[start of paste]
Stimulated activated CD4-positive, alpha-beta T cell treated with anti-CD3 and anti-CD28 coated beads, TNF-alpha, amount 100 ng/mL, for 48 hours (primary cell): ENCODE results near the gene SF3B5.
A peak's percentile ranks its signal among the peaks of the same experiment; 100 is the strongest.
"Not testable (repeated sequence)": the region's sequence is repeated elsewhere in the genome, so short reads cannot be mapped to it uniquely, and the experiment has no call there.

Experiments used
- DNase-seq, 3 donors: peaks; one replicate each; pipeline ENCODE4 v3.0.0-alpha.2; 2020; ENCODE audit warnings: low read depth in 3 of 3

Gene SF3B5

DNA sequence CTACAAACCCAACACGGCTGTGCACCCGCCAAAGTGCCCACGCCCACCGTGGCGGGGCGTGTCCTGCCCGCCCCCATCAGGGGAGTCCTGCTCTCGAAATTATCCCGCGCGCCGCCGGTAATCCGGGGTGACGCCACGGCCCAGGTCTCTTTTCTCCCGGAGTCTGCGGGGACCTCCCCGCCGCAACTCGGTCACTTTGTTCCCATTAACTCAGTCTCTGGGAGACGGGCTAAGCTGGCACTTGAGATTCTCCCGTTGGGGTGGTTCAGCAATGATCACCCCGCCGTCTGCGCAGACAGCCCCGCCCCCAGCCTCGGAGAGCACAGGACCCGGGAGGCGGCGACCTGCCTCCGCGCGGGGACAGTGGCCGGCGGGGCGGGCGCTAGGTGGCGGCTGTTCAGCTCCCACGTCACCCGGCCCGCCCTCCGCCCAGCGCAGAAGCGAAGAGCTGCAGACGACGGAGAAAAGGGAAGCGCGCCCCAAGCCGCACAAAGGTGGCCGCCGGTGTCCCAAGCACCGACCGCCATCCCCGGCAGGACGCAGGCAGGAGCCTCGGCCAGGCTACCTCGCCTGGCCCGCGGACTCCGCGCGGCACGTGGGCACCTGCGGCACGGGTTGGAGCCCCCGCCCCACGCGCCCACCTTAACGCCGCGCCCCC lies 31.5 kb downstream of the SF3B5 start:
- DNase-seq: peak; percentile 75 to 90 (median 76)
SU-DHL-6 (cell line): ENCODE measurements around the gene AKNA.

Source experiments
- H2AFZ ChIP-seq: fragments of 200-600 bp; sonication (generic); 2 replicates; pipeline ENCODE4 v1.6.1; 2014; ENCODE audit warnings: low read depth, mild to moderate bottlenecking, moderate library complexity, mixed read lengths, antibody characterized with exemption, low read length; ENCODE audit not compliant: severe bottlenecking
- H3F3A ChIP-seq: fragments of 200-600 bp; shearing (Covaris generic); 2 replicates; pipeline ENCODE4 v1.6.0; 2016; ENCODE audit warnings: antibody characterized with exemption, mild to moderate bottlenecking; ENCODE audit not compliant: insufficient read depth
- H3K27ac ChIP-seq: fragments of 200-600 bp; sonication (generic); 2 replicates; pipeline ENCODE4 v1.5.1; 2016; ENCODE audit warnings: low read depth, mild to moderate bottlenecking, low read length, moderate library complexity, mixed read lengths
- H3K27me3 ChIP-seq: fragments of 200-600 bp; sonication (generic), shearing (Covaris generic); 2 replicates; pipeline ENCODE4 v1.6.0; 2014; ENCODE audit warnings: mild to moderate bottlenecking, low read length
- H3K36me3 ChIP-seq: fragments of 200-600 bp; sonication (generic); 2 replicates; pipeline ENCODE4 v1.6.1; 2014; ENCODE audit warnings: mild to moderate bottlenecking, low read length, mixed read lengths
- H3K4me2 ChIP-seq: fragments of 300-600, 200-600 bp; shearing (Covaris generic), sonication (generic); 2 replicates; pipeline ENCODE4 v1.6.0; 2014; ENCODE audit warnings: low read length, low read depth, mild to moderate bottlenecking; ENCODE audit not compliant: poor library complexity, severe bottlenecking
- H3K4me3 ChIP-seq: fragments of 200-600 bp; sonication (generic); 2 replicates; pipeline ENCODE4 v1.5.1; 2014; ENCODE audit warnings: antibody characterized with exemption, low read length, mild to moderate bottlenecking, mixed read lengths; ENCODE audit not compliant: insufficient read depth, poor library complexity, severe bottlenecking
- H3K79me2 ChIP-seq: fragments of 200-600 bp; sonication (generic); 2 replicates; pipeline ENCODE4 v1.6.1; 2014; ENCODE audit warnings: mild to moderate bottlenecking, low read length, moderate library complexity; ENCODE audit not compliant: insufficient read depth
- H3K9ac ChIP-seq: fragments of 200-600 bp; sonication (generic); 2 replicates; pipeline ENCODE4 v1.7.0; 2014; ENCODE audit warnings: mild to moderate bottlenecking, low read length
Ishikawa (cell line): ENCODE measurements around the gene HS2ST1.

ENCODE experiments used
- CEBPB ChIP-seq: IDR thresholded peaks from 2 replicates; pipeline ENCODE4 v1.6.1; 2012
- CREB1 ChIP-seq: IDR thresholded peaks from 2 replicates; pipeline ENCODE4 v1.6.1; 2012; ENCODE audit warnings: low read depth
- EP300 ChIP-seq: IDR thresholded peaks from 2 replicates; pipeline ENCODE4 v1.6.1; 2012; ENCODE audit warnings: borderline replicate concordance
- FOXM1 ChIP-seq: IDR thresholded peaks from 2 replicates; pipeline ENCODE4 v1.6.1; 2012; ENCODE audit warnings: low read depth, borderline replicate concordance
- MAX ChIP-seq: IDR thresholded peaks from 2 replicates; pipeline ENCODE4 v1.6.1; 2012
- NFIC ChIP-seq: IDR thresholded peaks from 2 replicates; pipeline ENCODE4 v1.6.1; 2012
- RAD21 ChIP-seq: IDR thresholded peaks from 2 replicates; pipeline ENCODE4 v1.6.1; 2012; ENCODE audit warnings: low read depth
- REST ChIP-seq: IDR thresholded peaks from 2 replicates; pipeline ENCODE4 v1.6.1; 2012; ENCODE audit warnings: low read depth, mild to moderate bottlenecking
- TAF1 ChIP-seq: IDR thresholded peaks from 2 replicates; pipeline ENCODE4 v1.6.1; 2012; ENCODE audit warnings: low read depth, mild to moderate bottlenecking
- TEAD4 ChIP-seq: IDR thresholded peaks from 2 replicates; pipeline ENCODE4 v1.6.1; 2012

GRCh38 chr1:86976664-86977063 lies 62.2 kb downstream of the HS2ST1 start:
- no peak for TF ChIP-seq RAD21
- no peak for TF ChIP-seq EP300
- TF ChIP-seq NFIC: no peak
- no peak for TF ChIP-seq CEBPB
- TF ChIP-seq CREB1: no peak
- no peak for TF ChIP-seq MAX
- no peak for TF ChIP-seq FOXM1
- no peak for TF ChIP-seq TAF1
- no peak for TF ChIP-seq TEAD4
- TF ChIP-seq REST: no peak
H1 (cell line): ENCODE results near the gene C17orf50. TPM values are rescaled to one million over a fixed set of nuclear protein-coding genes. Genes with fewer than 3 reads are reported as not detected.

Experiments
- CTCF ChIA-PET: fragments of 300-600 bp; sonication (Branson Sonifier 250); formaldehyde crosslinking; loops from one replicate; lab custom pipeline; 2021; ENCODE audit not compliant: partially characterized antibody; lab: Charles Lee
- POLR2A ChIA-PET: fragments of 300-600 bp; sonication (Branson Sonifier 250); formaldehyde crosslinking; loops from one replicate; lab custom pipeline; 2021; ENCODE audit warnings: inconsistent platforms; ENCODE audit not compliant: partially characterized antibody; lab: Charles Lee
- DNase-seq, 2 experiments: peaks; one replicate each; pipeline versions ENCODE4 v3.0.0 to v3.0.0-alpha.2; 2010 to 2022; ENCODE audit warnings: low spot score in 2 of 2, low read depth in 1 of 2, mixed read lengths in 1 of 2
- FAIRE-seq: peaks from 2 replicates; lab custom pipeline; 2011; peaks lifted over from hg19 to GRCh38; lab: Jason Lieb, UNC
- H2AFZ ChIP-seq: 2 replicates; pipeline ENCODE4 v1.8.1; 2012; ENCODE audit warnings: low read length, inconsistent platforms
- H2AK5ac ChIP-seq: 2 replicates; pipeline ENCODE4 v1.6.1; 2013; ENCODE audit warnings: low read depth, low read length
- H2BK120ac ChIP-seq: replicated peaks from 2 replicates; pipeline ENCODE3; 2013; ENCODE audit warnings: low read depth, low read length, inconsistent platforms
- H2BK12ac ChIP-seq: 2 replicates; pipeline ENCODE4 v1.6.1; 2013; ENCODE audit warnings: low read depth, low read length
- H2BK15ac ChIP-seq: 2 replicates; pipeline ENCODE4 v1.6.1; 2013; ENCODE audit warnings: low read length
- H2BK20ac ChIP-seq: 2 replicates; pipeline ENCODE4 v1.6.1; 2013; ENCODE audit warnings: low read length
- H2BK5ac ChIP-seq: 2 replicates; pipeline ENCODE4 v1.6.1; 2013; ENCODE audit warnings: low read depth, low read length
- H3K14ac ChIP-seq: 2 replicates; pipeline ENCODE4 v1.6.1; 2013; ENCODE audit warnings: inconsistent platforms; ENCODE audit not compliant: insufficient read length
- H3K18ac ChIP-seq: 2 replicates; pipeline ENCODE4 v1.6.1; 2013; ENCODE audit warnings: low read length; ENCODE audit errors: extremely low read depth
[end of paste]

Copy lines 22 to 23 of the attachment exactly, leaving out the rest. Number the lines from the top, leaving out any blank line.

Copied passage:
- CEBPB ChIP-seq: IDR thresholded peaks from 2 replicates; pipeline ENCODE4 v1.6.1; 2012
- CREB1 ChIP-seq: IDR thresholded peaks from 2 replicates; pipeline ENCODE4 v1.6.1; 2012; ENCODE audit warnings: low read depth